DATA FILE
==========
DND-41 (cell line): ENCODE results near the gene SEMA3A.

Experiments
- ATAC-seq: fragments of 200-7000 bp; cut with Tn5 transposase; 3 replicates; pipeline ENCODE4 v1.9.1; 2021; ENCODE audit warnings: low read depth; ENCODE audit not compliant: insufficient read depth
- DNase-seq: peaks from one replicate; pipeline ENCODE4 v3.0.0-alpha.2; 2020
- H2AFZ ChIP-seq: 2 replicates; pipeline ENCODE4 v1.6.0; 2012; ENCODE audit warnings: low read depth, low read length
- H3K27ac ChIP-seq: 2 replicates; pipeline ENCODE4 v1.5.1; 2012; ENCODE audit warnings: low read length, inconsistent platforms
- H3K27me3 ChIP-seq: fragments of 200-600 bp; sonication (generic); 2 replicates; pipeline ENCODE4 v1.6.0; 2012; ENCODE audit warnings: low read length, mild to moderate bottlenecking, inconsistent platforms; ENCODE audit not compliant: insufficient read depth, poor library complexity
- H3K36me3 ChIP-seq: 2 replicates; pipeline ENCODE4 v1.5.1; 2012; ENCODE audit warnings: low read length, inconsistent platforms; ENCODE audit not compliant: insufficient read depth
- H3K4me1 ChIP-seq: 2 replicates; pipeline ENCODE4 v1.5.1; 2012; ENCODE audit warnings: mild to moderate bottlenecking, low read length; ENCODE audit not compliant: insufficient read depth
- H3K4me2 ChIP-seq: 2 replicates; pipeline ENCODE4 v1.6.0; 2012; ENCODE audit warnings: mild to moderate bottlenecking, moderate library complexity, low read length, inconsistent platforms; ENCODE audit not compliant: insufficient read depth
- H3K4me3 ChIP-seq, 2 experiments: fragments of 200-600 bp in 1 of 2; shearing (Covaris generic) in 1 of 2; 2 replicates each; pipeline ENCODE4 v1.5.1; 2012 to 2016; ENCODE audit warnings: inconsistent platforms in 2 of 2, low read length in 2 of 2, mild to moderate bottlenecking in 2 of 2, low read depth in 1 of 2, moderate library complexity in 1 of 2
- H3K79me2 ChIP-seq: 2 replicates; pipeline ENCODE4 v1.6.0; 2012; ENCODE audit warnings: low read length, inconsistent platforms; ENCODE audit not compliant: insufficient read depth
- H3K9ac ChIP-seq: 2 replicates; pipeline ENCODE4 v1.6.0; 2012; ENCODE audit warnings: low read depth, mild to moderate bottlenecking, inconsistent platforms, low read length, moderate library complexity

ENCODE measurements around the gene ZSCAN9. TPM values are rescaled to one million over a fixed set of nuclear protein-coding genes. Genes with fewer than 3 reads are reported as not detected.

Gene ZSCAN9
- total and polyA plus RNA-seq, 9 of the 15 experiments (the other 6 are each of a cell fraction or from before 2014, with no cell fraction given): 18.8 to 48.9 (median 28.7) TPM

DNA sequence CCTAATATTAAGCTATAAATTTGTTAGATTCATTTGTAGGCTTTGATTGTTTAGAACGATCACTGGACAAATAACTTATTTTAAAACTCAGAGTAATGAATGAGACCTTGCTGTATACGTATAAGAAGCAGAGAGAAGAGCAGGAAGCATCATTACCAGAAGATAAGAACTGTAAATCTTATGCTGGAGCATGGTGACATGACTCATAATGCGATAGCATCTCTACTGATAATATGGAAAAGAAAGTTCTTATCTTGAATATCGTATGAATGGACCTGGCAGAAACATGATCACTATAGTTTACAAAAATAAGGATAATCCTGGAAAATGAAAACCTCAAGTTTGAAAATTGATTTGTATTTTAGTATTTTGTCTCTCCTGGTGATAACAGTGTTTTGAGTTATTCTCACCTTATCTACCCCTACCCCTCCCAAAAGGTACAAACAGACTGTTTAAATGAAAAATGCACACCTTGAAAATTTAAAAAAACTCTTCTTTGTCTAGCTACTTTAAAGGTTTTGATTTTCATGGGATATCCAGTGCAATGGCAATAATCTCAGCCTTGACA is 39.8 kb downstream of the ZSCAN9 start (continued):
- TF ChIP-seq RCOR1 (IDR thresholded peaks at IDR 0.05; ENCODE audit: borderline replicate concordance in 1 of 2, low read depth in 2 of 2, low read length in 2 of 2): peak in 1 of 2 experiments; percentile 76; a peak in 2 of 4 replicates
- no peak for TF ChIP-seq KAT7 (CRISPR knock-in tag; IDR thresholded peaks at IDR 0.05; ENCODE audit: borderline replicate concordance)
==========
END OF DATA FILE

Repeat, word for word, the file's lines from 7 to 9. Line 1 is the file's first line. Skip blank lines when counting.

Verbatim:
- H3K27me3 ChIP-seq: fragments of 200-600 bp; sonication (generic); 2 replicates; pipeline ENCODE4 v1.6.0; 2012; ENCODE audit warnings: low read length, mild to moderate bottlenecking, inconsistent platforms; ENCODE audit not compliant: insufficient read depth, poor library complexity
- H3K36me3 ChIP-seq: 2 replicates; pipeline ENCODE4 v1.5.1; 2012; ENCODE audit warnings: low read length, inconsistent platforms; ENCODE audit not compliant: insufficient read depth
- H3K4me1 ChIP-seq: 2 replicates; pipeline ENCODE4 v1.5.1; 2012; ENCODE audit warnings: mild to moderate bottlenecking, low read length; ENCODE audit not compliant: insufficient read depth